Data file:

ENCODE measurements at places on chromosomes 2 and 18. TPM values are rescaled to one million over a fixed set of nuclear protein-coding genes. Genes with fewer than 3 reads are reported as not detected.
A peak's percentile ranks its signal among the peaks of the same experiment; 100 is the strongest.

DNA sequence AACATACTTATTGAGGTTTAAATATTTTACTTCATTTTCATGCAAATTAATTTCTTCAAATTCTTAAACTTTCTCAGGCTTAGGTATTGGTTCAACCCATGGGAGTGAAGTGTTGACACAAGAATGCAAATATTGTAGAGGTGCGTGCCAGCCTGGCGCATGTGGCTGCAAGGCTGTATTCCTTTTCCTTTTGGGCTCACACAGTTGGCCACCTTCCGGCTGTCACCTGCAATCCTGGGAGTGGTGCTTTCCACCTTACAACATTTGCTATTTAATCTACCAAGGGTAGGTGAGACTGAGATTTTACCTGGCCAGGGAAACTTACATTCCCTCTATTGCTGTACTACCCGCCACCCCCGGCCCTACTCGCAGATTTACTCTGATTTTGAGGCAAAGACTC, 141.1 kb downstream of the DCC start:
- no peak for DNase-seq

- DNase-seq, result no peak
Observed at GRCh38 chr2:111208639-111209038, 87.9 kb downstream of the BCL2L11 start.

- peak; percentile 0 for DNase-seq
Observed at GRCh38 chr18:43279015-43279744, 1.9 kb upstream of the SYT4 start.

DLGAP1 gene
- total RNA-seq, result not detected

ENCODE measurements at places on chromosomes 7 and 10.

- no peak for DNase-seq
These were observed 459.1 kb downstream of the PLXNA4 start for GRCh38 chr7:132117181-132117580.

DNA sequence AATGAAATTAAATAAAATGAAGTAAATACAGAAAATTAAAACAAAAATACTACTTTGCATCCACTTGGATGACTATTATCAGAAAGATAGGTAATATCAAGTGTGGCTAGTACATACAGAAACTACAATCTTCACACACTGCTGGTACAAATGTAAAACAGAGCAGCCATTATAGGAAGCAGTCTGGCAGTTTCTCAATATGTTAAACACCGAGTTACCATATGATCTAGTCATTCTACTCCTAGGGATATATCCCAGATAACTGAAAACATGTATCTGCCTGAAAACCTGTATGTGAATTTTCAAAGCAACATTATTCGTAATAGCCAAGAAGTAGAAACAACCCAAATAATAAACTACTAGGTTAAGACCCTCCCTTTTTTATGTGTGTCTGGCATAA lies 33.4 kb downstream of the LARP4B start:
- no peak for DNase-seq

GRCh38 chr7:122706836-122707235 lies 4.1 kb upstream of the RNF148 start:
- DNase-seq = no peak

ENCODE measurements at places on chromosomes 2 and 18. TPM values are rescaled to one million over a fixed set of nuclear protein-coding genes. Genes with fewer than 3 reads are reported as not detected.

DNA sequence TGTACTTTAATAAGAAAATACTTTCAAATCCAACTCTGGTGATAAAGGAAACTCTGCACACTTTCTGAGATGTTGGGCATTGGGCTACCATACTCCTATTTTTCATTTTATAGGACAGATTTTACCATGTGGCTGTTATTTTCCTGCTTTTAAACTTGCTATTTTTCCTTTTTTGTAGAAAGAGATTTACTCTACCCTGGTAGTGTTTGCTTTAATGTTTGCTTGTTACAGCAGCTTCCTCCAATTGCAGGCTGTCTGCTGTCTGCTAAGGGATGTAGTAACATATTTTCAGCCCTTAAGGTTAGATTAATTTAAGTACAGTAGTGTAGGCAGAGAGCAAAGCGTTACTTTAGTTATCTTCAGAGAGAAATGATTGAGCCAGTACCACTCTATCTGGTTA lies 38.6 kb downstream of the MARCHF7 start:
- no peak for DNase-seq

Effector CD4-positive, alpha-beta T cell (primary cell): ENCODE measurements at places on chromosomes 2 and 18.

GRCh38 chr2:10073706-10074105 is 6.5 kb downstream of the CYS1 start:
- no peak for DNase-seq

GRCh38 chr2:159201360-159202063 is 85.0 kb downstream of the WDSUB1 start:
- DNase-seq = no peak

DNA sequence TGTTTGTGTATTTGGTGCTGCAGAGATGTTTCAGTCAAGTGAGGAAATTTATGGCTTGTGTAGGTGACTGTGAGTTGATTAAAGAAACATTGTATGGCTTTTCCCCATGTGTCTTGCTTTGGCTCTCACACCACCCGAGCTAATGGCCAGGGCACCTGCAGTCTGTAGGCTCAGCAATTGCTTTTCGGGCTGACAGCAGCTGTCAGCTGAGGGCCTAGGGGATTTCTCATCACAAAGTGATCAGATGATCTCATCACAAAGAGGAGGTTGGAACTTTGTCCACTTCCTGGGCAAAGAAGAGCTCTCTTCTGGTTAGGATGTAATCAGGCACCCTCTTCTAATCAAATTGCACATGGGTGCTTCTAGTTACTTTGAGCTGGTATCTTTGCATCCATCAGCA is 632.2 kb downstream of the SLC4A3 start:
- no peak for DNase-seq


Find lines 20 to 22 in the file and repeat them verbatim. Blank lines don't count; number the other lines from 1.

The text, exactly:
- no peak for DNase-seq

Effector CD4-positive, alpha-beta T cell (primary cell): ENCODE measurements at places on chromosomes 2 and 18.

GRCh38 chr2:10073706-10074105 is 6.5 kb downstream of the CYS1 start: